Friday night’s Relay for Life began with a loud cheer from the participants gathered for the kickoff.
“Who wants to celebrate more birthdays?” was met with a mighty call from survivors ready to step off on the opening lap of the relay. Clad in purple “survivor shirts” and led by Michelle Chapman, currently surviving in her ninth year with brain cancer, dozens of people either battling cancer or living their lives after overcoming the terrible disease, made their way around the track set up in an expansive parking area near the pool house at Randolph Park.
The first lap was for them, the survivors. Onlookers cheered and waved. Some wiped away tears of joy while others beamed with pride at seeing loved ones in the procession. This was the lap that set the tone for the beginning of an evening of celebration and later, remembrance, and leading at last to a call to action to keep the fight against cancer alive.
Hundreds of members of our local community gathered after months of volunteer fundraising, planning and coordination for one common goal: to beat cancer. At least 34 teams and 254 participants collected $62,000 going into Friday night’s event, which added another $20,862.63 to the pot to bring this year’s total to $83,602.75 and surpassed the event goal of $83,000.
Throughout the evening, people shared their stories and gave their reasons for relaying. Phyllis Vice is an eight-year survivor of breast cancer. She says life as a survivor is “sweet,” and a thrilling part of beating cancer is getting to see her grandchildren grow up; when she was diagnosed, she only had one. Now she has four. Why does she relay?
“It’s a reminder of what I went through, but it’s also hopefully to show people that there is the ‘other side’ of cancer,” said Vice. “Even now it’s still a scary, scary word. There is a deep tunnel you go through, but there is a light on the other side. Being here as a survivor, I think, makes a big difference for those who are walking. Sometimes you do beat it, sometimes you don’t. But sometimes you do.”
To someone who has just been diagnosed, Vice would say, “don’t give up,” and “keep a strong faith that you’re going to make it through. You really have to be positive about it and you need a strong base of friends and support.”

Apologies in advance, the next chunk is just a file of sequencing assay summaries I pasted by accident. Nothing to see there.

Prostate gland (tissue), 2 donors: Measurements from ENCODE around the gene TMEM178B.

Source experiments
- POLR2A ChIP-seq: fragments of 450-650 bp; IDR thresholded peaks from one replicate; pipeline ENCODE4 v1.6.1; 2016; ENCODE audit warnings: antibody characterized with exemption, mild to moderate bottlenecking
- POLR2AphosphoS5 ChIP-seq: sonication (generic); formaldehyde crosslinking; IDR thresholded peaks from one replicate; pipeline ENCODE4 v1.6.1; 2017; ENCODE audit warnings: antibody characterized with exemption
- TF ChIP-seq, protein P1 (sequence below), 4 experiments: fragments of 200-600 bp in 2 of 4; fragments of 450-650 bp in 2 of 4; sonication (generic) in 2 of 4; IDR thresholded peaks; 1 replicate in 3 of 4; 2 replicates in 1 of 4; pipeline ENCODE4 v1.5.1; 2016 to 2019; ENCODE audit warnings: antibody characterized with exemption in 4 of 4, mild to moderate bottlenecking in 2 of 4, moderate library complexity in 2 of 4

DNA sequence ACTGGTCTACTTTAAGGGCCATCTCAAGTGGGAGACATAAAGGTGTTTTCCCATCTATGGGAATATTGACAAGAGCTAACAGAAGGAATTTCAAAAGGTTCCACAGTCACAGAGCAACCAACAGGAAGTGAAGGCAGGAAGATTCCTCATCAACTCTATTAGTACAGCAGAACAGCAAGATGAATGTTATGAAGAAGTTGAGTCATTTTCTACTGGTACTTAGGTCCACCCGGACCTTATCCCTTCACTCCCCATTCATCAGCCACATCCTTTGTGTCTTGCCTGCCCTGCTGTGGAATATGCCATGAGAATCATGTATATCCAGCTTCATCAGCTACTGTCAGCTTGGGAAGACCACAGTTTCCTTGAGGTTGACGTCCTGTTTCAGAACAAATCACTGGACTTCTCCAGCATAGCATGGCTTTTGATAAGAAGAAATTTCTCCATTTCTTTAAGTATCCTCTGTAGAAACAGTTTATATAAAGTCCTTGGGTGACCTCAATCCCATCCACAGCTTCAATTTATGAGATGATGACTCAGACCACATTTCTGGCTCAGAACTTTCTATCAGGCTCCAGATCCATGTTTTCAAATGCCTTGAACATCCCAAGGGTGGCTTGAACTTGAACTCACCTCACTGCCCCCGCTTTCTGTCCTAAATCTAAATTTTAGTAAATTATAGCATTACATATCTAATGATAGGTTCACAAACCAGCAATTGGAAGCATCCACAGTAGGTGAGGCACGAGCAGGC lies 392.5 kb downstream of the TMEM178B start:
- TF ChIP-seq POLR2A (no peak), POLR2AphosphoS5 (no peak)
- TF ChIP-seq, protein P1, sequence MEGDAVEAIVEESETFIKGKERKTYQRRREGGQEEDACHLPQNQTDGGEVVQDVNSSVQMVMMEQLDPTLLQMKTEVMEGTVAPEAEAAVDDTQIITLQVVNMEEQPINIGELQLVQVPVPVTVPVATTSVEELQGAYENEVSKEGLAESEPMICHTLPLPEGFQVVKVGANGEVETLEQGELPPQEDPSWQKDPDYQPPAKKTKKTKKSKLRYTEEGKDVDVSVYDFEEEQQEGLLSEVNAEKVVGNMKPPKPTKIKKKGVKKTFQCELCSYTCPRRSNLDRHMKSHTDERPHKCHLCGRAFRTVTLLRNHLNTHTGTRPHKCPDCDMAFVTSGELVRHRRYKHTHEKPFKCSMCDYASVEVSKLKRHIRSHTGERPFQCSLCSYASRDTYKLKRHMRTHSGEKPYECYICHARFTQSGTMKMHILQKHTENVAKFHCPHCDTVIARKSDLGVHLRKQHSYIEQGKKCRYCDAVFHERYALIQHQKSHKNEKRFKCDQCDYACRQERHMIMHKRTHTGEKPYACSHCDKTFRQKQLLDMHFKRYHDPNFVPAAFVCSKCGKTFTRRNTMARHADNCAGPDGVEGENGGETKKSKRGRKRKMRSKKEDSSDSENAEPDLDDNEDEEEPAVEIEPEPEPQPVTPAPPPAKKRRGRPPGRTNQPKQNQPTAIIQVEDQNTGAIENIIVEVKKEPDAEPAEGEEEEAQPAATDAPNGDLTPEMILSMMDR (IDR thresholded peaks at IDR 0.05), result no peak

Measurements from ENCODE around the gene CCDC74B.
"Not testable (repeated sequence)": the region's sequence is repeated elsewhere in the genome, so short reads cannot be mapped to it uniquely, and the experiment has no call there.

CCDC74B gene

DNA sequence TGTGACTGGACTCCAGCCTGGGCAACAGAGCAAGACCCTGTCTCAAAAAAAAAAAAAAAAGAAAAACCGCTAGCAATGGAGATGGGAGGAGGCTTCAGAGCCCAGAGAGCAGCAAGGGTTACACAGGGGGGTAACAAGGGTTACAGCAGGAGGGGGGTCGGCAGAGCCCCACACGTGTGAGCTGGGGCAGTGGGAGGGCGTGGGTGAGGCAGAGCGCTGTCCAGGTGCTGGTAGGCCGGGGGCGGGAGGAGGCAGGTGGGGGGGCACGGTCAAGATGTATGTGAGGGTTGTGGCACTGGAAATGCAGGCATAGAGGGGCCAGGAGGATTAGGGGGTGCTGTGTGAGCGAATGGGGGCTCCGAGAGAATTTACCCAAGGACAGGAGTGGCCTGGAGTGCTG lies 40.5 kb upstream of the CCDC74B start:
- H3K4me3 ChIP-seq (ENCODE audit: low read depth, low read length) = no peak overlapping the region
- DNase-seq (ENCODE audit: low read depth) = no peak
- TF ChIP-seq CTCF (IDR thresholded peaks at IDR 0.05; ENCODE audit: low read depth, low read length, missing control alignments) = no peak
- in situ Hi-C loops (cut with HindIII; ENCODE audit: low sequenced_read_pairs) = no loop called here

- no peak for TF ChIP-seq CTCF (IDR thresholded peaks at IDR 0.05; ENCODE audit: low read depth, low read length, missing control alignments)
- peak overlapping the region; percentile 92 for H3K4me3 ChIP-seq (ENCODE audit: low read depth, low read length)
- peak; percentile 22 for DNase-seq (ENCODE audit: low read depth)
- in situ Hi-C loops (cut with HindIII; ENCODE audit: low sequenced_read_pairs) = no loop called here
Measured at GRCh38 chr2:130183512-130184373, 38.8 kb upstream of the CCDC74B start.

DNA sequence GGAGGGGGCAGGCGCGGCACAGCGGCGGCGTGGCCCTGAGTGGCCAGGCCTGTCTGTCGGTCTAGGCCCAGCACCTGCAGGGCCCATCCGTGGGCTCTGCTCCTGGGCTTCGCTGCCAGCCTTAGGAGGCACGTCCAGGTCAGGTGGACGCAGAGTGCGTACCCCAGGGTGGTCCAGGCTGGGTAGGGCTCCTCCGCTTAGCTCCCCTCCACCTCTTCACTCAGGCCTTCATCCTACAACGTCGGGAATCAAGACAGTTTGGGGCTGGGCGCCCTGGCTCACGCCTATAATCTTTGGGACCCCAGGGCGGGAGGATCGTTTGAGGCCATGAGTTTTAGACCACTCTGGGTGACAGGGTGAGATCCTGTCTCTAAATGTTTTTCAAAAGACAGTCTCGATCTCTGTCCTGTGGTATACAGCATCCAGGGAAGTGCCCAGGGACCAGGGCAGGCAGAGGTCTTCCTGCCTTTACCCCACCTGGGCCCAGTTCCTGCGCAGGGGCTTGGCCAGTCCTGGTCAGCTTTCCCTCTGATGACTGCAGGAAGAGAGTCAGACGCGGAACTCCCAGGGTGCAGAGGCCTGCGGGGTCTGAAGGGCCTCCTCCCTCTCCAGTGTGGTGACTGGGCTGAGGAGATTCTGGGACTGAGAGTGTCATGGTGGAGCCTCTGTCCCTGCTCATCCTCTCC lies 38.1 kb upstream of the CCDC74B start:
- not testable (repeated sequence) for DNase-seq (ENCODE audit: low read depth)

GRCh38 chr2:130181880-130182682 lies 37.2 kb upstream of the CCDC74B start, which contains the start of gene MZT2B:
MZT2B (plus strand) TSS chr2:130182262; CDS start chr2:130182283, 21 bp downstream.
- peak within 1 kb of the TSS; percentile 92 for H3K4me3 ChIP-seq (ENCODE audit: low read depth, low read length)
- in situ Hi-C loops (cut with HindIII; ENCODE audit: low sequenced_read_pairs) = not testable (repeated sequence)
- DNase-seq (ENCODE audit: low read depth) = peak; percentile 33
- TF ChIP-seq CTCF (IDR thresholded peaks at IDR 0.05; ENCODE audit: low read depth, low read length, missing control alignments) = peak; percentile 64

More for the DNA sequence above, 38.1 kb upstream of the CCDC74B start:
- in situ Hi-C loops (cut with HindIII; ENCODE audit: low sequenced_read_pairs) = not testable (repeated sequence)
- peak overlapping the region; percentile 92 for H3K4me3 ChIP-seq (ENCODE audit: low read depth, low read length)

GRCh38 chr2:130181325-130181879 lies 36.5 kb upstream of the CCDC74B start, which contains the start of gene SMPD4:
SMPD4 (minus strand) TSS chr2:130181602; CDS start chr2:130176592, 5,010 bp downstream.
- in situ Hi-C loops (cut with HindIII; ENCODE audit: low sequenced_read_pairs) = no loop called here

Vice said a lot of people don’t disclose their diagnosis, but she said she told as many people as possible when she learned she had cancer.
“I wanted as many people as I could (find) to start praying for me,” said Vice. “And I could feel those prayers.” Vice said she was there to pass on that hope to others facing the battle.
Other people were there, not as survivors or fighters, but as regular, everyday people whose lives have inevitably been touched by cancer. Nannette Arnold has a lot of family members who have battled cancer and won, but still some she has lost to cancer over the years. Arnold is from Shiloh and is a member of a team from Shiloh Christian Church.
“It’s just important that we keep the word out there and that we get people fighting the disease, because if we don’t, who’s going to?” said Arnold. “Cancer is one of those things that is not a respecter of people. It will touch everybody’s life at some point. To me it’s not a matter of if I get cancer, it’s more a matter of when and what type of cancer might I have. Cancer is so prevalent in our society today that it’s almost likely, if you live long enough, you will fight some type of cancer and your family is going to battle it with you.”
Arnold said it is important that we all work together and try to find a cure for all types of cancer. “It’s life, and life is short. Celebrate it now. Don’t wait to celebrate your loved ones when they’re gone; celebrate their lives now,” she said.
Others were there because they have been caregivers for people with different kinds of cancer—a heart-wrenching experience in itself. Dawnetta Taylor was a caregiver for her father, Donald Davis, who had an eight-month battle with lung cancer.
“At first we thought all the cancer was gone and we thought that we’d won the battle, and within 60 days, he was gone,” Taylor said. Her mother is a 35-year survivor of cancer and her grandmother is going on seven years as a survivor.
Taylor is one of the members of the organizing committee for Pulaski County, and she said the number of people out in support of the cause is a great thing to see.
“It’s incredible,” Taylor said. “It lets you know that you’re doing the right thing. You know, you just look at the faces of the people around and you know that there is hope, and that eventually there will be a cure.”
For other caregivers, Taylor offered some advice: seek support.
“Call the 1-800 number and get support,” Taylor said. “You go through so much emotionally. There’s a lot of support that the hospitals give for the patients themselves, but there’s not a lot of emotional support for caregivers unless they work together. That’s one thing that’s great about the caregiver lap, is that it shows that you’re not the only one out there.”
Taylor would remind people that cancer goes from the very young to the very old and even our pets.
The evening was highlighted by performances from The Traditions, Magic Moments, Valley Elite Allstars, Acoustic Crossroads and vocalist Jason Chrisley and featured a midnight Zumba session to keep people moving throughout the night. Although they endured bouts of rain, participants made a huge impact and the event was a success.
Community leader Erika Tolbert reiterated that the fundraising didn’t stop when this year’s Relay ended.
“Any money turned in before Aug. 31 will be credited to this year’s event totals,” said Tolbert. So look for further opportunities to contribute to our community’s fight against cancer.